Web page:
Then you’ve got fathoms, chains, furlongs, drams, grains and scruples. There is no question but the old system could use a bit of regularization. It’s just that decimalization isn’t a very practical answer, at least for ordinary people in everyday situations.

For that, we have doubles and halves. Every time you half a decimal number, you add to its complexity: .5, .25, .125, .0625, etc. For cooking, metric units are a pain in the butt, with no malmsey to compensate.

So, to those who say that decimalization is more “logical,” I say, you are stuck in a provincialism. There are more things in heaven and earth, as they say, and more than one way of logic.

And if I wanted to reverse the direction of the calumny visited upon the old system, all I need to is remind you of the great comedy of the creation of the metric system. It came from a people so blinded by a desire to be “rational,” they came flat up against common sense and the wheels of creation.

It was the “Age of Reason,” and it devolved into bloodshed, terror and ideology. It was the French Revolution, and the revolutionaries were so convinced they had the handle on truth, they were willing to let heads roll like marbles on the schoolyard ground.

One of their reforms was that of weights and measures. It was a preoccupation of the 18th century.

International commerce was expanding exponentially and keeping contracts straight was a problem when the seller was dealing in 12 oz. pounds and the buyer was expecting 16 oz. pounds.

There were some reasonable people: Thomas Jefferson came up with a plan that used a metal pendulum. Since the period of a pendulum’s swing depends on its length, he figured a bar that took exactly one second to swing back and forth would be a dependable standard, with repeatable results. It was an elegant solution. He even suggested calling this new unit a “meter.”

But in France, in the middle of the muddle of the French Revolution, and all its insanity — with an attempt to make the whole world rational — including 10-hour days and 10-day weeks — they came up with their own meter.

In the middle of war with Prussia and Austria, the French revolutionary government hired three surveyors to map the quadrant of the earth from the North Pole to the Equator through Paris. These surveyors were arrested more than once, and by both sides, as suspected spies, as they wandered the war-torn countryside with their transits.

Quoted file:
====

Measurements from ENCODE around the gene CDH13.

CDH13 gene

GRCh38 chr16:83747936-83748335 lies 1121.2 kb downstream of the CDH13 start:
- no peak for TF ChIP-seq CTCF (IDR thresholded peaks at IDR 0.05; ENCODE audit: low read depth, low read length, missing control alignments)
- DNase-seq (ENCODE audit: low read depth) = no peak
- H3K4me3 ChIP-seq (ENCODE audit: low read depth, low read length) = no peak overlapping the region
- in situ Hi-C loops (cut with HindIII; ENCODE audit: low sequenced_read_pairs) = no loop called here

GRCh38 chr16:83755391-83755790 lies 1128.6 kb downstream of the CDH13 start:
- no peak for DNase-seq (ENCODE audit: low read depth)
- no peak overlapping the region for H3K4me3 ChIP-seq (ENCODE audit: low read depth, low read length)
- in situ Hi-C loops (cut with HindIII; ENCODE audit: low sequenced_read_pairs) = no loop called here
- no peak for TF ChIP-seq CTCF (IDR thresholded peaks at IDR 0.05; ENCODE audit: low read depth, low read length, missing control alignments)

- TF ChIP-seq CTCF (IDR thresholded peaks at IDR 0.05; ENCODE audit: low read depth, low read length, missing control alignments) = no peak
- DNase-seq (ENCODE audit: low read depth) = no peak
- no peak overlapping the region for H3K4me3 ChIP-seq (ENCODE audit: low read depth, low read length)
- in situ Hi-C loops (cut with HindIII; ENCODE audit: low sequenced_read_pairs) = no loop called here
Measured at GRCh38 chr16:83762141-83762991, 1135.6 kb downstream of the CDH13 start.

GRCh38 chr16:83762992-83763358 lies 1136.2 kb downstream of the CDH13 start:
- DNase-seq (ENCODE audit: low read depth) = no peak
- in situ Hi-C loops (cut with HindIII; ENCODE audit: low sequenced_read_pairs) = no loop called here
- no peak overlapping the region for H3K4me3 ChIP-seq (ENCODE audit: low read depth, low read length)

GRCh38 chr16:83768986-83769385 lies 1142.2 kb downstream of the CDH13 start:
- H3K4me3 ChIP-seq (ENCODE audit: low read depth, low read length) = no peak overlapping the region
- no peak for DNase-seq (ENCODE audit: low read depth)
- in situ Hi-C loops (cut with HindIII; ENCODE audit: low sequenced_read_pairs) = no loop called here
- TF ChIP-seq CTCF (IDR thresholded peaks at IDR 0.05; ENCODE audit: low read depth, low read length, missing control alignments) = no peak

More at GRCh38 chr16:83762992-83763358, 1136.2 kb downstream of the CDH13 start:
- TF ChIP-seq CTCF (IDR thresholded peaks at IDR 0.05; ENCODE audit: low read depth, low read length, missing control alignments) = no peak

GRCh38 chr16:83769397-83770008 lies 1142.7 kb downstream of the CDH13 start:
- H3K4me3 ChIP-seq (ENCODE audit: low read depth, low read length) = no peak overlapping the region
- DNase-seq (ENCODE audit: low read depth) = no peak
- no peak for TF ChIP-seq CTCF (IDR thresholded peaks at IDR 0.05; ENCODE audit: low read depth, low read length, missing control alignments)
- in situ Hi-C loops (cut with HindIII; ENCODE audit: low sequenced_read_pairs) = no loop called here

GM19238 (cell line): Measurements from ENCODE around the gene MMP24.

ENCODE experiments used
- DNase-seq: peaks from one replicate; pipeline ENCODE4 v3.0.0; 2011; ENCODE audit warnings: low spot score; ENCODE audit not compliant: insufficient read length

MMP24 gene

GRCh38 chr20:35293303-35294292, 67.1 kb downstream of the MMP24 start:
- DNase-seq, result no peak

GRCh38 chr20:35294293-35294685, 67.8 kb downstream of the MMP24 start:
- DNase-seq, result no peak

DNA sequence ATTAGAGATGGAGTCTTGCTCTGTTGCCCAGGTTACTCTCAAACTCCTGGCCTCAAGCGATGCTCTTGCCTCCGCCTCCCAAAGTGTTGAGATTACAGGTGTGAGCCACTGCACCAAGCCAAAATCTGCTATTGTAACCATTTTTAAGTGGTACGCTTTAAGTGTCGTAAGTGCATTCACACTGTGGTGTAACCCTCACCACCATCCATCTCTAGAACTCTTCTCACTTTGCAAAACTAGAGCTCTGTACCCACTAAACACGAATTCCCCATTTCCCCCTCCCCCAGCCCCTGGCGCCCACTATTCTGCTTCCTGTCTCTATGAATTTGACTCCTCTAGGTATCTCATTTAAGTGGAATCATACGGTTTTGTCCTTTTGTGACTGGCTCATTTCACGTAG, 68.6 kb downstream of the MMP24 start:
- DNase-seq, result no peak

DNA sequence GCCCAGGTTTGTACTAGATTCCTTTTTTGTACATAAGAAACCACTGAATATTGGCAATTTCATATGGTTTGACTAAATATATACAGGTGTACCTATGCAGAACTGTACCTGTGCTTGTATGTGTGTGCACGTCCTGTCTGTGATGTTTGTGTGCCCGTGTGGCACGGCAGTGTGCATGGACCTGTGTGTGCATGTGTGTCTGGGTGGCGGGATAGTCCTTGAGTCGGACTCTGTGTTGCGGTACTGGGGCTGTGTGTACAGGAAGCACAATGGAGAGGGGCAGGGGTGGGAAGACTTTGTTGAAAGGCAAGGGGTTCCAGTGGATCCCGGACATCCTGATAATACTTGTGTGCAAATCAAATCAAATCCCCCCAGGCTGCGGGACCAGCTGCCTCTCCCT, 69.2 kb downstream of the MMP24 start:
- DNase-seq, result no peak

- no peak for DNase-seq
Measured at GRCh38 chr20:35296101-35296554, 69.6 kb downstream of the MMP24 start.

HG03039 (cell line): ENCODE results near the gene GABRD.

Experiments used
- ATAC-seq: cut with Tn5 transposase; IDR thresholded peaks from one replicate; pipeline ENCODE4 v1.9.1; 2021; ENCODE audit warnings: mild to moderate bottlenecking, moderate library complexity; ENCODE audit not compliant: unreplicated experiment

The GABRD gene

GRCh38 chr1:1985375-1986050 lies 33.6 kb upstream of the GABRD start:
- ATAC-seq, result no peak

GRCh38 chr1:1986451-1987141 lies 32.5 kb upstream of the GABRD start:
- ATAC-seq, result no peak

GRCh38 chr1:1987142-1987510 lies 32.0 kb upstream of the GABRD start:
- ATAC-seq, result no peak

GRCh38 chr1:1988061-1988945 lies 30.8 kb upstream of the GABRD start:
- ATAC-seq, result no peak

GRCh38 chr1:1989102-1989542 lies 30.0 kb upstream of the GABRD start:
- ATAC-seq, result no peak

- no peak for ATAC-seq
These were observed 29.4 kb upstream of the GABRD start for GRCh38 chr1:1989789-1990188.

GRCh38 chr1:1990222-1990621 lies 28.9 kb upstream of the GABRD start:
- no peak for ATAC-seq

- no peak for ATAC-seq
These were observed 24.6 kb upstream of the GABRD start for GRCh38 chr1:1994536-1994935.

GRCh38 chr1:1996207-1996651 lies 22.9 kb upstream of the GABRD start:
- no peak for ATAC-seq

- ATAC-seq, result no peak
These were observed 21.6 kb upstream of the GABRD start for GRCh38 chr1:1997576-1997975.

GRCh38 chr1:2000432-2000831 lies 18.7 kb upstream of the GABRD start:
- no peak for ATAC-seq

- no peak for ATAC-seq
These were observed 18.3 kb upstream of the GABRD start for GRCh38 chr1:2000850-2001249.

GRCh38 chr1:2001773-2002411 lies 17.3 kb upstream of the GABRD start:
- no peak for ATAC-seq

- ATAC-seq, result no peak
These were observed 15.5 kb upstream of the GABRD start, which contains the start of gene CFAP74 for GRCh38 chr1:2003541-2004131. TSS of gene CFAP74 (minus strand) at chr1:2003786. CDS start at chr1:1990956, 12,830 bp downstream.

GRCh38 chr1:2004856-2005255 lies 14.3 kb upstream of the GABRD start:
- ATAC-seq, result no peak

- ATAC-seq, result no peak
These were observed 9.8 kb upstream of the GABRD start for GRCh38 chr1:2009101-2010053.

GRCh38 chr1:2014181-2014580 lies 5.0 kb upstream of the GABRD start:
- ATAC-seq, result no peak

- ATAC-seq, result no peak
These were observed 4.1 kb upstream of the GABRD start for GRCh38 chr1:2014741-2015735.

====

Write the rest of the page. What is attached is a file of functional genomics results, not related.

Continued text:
They then decided to take one ten-millionth of that measured distance and call it a meter.

Whenever someone tells me how sensible the metric system is, I laugh, because its origin is as loony as it gets.

Take that 10-hour day, with its 100-minute hours and 100-second minutes. OK. But how about a 10-day week, and a 10 month year? Doesn’t quite match up with the motions of the celestial bodies. Do we repeal the solar year?

When the 10-month year (compromised with 3-week months) didn’t add up to the proper number of days, they capitulated to a 12 month year, with months of three 10-day weeks, leaving the year a little short. The interval between the “logical” calendar and the irrational heavens, was filled with a national religious ceremony celebrating the triumph of Reason.  Parades and ceremonies to the goddess of reason were held.

Fête de la Raison2

They also tried to make priesthood in the Catholic Church an elective office.

You simply cannot impose regularity on an irregular universe, and doubles and halves works at the higher mathematical principle of ratios, not of arbitrary measurements. The great cathedrals were built by geometers, working in ratios, not in arithmeticians, working with rulers and yardsticks.

The graces of living come in ratios, not uniformities. Like music: It is the ratios of notes that make rhythm, not their exact durations.

So, is 10 the most logical base? Just imagine music on the metric system. No quarter notes, no eighth notes. Only whole notes, tenth notes and hundredth notes. Talk about white people not having a sense of rhythm.

  1. Jim Ballinger said:

    HI Richard………….We MISS you…….I hope you are doing well and are now settled into Asheville…..You would have been in hog heaven this spring with the exhibitions we have up. Two weeks ago we opened a small show of Kehinde Wiley paintings based on Hans Memling portraits, and this past week we opened and exhibition of 20 plus paintings by Ahmed Alsoudani which are quite powerful. Following two years of work in Steele Gallery we have major works of Latin American contemporary art from the Diane and Bruce Halle collection. And, there is more….In the Norton Gallery we have an absolutely beautiful exhibition of photographs by William Clift. Bill has photographed for forty years at Mont Saint Michelle in France and Shiprock here in the southwest. Finally, we have an exhibition of digitally printed fashion pieces in the Fashion Design Gallery which are quite stunning.

    Linda joins me in sending our best wishes. Jim Ballinger

    Jim Ballinger